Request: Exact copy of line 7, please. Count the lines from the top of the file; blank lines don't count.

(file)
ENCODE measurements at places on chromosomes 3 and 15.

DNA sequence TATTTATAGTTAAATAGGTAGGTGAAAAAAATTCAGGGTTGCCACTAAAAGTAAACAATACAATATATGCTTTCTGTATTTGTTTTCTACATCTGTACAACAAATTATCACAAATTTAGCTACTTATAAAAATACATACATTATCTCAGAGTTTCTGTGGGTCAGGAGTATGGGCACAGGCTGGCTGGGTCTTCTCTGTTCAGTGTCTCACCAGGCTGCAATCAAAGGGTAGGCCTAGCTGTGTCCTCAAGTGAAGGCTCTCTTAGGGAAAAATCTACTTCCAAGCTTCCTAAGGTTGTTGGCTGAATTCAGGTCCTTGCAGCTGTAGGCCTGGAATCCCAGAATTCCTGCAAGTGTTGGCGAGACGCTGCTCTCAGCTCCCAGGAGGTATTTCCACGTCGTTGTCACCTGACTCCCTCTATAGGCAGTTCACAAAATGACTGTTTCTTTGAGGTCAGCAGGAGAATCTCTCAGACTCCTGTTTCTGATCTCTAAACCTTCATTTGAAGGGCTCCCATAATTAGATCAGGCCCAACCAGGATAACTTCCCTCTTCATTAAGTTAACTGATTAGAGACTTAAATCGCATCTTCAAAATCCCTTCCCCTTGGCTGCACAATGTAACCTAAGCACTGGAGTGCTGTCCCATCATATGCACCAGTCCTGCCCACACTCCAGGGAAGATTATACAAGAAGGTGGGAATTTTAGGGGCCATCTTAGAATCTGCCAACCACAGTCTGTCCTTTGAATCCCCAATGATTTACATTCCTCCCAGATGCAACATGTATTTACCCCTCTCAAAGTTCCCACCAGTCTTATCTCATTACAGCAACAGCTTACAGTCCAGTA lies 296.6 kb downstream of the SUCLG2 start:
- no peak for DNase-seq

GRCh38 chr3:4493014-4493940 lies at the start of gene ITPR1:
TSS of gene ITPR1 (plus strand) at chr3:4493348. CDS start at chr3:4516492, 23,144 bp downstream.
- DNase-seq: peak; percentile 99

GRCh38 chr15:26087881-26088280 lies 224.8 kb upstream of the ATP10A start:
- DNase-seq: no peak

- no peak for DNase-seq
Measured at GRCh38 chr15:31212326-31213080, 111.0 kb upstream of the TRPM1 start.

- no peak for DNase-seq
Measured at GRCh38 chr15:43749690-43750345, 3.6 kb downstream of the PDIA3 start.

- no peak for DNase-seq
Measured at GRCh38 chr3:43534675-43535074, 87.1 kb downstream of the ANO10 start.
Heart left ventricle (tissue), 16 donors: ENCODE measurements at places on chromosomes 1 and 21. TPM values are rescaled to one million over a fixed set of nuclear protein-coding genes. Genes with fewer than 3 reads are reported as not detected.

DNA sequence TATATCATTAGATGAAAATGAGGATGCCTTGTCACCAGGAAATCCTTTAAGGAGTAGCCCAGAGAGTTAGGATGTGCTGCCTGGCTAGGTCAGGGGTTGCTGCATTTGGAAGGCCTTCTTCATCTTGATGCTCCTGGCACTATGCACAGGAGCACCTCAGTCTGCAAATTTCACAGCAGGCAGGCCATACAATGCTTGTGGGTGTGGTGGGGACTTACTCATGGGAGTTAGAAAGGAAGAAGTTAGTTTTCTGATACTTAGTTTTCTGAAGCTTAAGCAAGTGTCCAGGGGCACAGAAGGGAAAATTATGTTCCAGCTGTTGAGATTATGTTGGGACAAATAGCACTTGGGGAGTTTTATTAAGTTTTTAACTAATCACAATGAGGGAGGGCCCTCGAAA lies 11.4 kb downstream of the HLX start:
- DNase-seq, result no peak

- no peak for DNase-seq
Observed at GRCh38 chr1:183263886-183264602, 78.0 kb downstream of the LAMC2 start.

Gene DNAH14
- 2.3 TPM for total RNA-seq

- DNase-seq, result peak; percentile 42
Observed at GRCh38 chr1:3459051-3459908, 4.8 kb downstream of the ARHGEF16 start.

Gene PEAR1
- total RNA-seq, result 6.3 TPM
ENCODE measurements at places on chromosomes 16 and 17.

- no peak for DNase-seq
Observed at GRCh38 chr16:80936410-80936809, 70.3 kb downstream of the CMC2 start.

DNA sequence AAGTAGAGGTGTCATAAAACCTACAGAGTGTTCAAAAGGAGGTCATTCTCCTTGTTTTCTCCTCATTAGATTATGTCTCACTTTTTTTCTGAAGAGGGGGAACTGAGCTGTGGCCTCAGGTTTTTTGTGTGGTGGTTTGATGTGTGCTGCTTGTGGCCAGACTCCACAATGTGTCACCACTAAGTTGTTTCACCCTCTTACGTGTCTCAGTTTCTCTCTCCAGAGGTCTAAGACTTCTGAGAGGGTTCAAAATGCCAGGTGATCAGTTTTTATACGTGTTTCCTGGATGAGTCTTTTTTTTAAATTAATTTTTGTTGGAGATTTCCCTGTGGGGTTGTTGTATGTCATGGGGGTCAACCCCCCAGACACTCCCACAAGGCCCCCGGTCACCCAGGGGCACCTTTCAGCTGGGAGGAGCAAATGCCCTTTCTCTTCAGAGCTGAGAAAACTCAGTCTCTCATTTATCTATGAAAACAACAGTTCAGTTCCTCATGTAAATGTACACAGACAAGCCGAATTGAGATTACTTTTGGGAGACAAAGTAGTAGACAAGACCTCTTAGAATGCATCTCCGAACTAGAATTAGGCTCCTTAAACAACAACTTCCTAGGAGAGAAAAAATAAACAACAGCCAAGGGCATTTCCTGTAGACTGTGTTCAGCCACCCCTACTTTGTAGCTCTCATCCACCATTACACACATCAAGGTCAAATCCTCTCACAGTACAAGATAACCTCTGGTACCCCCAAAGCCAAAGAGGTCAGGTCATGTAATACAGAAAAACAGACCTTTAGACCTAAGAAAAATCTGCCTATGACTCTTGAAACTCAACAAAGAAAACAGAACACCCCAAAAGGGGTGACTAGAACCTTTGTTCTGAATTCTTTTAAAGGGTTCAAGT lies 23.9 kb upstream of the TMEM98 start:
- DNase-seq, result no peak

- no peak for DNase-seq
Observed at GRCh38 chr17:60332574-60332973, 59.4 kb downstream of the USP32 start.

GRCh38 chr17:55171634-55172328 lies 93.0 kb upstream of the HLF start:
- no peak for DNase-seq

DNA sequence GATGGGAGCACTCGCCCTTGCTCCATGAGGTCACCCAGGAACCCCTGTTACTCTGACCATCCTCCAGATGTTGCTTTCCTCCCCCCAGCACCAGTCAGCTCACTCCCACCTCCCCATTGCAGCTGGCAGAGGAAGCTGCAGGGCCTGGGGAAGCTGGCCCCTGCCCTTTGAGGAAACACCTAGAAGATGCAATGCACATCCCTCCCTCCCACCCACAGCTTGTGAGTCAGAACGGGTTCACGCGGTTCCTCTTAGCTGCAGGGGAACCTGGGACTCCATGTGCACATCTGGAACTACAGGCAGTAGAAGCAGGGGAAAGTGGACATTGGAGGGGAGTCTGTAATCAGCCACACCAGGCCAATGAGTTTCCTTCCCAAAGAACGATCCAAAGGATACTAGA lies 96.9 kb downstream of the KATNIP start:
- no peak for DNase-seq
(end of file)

GRCh38 chr15:26087881-26088280 lies 224.8 kb upstream of the ATP10A start: